By Dr. Albert D. Bates
It is not that budgeting itself is wrong. It is simply that budgeting alone does not seem to improve profitability. Budgeting must be augmented with a Managerial Profit Plan. Fully implemented, this plan has the potential to help firms dramatically alter their financial results.
This article will examine the nature of traditional budgeting versus using a Managerial Profit Plan. It will do so by looking at two different issues.
• The Problems with Traditional Budgeting – An explanation of how the budgeting process too often leaves the firm in virtually the same financial position as before.
• Developing a Managerial Profit Plan – An examination of how the firm can develop an improved process to actually improve profitability.
The Problem with Traditional Budgeting
The problem with traditional budgeting is two-fold. First, it is top down in nature; second, it involves a lot of trees and not much forest.
Top Down Approach – Typically a budget is prepared by starting with sales and working down through the line items in the income statement. Nothing could be more logical. The firm plans sales, then cost of goods sold. Subtraction produces gross margin. Next, expenses are planned. Finally, profit is whatever is left over when expenses are subtracted from gross margin.
The problem is that profit becomes a residual factor. It is, in fact, whatever number is produced after all of the subtractions are completed. There is no real focus on improving profitability.
Trees, Not Forest – Budgets tend to be extremely detail oriented. Almost every budget has at least 20 expense categories. Budgets with 50 items are not all that unusual.
At some point such detail is essential; however, in the real planning part of the financial improvement process such detail gets in the way. It is essential to understand the nature of the forest before reviewing the individual trees.
Developing a Managerial Profit Plan
The function of a Managerial Profit Plan (MPP) is to determine where the company is going regarding profitability and how it will get there. Within that structure there are two elements. The first is to plan profit. The second is to focus on the Critical Profit Variables to the near exclusion of everything else.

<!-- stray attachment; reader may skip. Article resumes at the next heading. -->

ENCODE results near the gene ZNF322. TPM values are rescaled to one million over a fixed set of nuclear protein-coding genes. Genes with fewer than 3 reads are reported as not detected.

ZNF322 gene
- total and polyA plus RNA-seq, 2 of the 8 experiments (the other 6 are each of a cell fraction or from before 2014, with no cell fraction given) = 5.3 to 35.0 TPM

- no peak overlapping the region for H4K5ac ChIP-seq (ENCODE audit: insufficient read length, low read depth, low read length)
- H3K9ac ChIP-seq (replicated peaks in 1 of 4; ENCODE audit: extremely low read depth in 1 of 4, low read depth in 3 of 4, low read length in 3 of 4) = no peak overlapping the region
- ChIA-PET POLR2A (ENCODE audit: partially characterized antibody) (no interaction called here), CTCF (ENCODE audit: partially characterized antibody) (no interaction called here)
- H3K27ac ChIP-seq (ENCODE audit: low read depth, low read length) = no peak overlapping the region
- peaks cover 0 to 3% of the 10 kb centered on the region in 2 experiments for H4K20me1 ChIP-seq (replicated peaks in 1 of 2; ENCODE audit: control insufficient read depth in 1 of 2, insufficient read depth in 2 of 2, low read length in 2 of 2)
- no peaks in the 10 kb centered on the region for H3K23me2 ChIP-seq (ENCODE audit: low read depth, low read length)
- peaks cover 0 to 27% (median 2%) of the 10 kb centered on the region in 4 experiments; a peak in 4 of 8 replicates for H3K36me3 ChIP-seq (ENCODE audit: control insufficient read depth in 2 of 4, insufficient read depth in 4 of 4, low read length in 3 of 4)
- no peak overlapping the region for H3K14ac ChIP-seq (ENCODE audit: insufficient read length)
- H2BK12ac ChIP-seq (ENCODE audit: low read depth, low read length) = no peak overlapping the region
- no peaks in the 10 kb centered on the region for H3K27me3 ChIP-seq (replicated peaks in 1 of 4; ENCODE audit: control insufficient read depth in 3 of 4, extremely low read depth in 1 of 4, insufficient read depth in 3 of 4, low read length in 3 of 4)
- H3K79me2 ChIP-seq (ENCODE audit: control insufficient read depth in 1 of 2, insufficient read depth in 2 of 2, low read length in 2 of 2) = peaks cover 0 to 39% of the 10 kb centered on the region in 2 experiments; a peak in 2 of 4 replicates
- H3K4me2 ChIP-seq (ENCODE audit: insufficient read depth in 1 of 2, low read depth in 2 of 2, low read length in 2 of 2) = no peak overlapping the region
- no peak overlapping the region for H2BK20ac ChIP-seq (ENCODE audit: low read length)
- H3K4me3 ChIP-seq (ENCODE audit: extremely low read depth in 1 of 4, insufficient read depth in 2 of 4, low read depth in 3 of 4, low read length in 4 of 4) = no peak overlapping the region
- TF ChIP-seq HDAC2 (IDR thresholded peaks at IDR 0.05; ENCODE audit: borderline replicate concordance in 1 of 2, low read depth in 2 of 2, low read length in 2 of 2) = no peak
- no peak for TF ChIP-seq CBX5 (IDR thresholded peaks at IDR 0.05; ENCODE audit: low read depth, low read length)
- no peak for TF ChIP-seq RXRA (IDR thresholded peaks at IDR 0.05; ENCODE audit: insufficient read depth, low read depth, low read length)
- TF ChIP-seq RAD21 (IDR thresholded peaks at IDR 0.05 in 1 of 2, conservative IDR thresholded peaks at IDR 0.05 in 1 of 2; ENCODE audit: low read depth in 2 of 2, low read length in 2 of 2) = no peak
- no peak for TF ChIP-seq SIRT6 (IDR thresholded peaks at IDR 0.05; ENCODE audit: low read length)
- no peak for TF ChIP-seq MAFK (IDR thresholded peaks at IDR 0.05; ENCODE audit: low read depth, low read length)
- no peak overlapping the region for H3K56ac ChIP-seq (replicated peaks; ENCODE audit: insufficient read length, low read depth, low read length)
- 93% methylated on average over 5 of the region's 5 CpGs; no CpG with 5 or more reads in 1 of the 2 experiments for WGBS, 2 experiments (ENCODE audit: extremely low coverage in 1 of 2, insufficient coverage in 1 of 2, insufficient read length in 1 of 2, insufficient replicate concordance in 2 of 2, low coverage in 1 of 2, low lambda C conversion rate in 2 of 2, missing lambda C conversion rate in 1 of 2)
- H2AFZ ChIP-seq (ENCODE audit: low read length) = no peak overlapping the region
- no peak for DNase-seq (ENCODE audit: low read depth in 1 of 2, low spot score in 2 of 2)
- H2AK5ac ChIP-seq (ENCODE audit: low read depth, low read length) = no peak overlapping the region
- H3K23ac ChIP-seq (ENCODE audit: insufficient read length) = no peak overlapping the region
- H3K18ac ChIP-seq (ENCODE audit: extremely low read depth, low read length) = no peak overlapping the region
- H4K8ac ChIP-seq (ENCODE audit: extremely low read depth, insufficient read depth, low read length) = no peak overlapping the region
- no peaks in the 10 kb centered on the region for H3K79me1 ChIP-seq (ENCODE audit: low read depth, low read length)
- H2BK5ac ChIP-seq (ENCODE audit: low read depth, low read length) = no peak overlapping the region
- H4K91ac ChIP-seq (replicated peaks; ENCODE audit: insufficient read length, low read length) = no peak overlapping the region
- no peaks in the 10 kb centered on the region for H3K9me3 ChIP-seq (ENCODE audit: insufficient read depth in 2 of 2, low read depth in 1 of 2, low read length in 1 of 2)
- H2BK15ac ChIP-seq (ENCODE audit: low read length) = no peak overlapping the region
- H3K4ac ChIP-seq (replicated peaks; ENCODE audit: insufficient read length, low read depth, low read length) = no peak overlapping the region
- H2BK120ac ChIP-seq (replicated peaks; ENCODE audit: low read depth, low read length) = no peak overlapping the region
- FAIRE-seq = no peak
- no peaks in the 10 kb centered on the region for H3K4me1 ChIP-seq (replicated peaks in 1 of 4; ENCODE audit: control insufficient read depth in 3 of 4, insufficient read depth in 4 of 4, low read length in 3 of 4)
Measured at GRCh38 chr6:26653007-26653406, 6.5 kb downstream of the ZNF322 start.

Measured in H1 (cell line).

Exhibit 1 reviews the process by looking at the performance of a typical MHEDA member based upon the DiSC report. The exhibit presents the income statement for this firm along with total assets and return on assets.
The firm has sales of $20,000,000 on which it generates a profit of $400,000, or 2.0 percent of sales. To generate this level of sales and profit, the firm invested $8,750,000 in total assets. This result is a pre tax return on assets (profit before taxes divided by total assets) of 4.6 percent.
The remainder of the exhibit demonstrates the structure of the financial portion of a Managerial Profit Plan. Each financial action needs to be supported by an action plan as well.
Plan Profit First – The left side of the exhibit presents a suggested sequencing of actions in the plan. The very first step that needs to be taken is to determine a profit requirement. This is a decision for top management. It cannot be off loaded to the accounting staff.
Profit First Planning overcomes the problem of profit as a residual. It forces the entire organization to focus on how much profit must be generated. It is absolutely essential to success.